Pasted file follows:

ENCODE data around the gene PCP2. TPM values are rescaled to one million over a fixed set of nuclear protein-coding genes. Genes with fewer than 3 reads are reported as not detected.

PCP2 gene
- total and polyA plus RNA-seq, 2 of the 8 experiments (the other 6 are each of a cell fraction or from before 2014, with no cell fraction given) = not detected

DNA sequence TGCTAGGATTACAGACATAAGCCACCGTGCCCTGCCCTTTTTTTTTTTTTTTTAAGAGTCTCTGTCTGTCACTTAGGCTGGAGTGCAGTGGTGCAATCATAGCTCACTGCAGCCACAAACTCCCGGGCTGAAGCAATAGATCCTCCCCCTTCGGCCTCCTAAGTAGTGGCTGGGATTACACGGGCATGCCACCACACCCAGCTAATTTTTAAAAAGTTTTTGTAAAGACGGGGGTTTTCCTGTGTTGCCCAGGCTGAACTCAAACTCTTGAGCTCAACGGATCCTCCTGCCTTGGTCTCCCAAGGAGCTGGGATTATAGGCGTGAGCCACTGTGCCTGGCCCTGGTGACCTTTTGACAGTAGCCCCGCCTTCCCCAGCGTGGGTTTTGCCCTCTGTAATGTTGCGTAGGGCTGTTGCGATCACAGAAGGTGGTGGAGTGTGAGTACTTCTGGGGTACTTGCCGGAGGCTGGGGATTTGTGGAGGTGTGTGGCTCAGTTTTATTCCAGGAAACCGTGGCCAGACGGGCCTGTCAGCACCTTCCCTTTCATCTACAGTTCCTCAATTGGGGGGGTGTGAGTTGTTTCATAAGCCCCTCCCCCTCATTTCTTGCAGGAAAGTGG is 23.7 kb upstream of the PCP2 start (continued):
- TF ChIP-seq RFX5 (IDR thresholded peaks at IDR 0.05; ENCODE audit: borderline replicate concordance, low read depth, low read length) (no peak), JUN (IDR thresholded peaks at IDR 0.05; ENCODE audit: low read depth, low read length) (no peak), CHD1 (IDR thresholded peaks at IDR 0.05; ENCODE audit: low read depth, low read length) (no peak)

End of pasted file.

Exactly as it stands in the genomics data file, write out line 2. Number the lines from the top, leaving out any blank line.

PCP2 gene